Once you know which houseplants are best for the bathroom, you can turn this functional space into a tropical oasis. Beautiful green foliage makes the perfect addition to any room but there’s nothing like a leafy bathroom to make this space seem fresh and bright, and thanks to their steamy conditions they also make the perfect spot for humidity-loving plants.
Just like us, plants can be picky with their preferences. Some love dry and warm conditions while others thrive in low light in a more moist environment. This is why it’s important to carefully consider what sort of greenery would work best in your bathroom before you begin decorating with plants.
Since the bathroom is usually the most steamy spot in our homes, it’s best to look for plants that prefer humidity. Here, we ask the experts for their top picks for plants that will do well in a bathroom setting.
Lilith is an expert at following news and trends across the world of interior design. She regularly shares simple solutions to help brighten our homes and a personal favorite is houseplants. With a father who’s a gardener and a mother who’s a florist, she also knows a thing or two about their benefits. For this piece she spoke with three plant experts to find out which houseplants work best in the bathroom.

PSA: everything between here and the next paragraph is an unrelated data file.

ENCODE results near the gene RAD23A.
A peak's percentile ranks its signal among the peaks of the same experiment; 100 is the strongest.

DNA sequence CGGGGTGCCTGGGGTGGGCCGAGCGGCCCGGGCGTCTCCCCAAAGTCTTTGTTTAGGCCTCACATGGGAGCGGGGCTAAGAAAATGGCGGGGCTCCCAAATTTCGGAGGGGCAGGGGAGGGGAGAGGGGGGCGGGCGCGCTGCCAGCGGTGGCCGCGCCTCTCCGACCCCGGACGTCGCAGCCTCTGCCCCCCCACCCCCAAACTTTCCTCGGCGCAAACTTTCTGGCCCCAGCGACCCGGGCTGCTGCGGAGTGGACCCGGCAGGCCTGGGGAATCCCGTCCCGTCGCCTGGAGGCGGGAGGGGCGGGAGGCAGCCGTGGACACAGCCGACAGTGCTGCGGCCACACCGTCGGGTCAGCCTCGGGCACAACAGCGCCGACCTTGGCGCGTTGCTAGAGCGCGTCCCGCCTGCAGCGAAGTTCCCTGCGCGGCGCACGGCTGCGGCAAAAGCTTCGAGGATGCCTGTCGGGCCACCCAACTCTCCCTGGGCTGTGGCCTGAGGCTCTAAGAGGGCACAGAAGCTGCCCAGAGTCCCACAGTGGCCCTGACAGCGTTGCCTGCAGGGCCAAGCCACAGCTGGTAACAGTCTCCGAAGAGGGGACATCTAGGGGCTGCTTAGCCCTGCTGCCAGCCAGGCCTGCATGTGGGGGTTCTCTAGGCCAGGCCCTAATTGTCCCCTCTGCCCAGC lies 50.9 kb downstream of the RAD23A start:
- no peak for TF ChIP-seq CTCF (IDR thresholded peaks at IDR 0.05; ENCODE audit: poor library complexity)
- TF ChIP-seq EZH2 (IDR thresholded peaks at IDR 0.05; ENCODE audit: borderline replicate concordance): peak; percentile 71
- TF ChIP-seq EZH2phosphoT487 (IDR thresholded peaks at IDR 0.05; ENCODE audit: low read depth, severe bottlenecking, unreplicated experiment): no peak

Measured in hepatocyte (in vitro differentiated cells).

What are the best plants for bathrooms?
‘You’ll also need to consider other conditions, such as the frequent changes in temperature,’ says Jo Lambell, founder of Beards & Daisies. ‘You could opt for a tropical plant such as a fern as these plants love humidity so will thrive from the steam in your bathroom. Alternatively, you could go for a plant that is un-phased by the differing levels in temperature and is virtually unkillable, such as a Snake Plant.’
Whether you’re a green-thumbed veteran or looking for the best houseplants for beginners, these experts share their favorite plants that are best suited for the bathroom for you to introduce in your own home.
1. Peace Lily
A classic houseplant favorite that will happily inhabit your bathroom is the Peace Lily. This pretty plant with its stylish dark leaves produces elegant white bracts that point to the sky, making it a beautiful addition to any space.
It’s also one of the best houseplants that clean the air. ‘Not just a pretty face, it’s very easy to care for and makes a fantastic air purifier, removing toxins such as formaldehyde, ammonia and carbon monoxide,’ says Jo of Beards & Daisies (opens in new tab). ‘According to the Chinese art of Feng Shui, it can also cleanse the energy of a room.’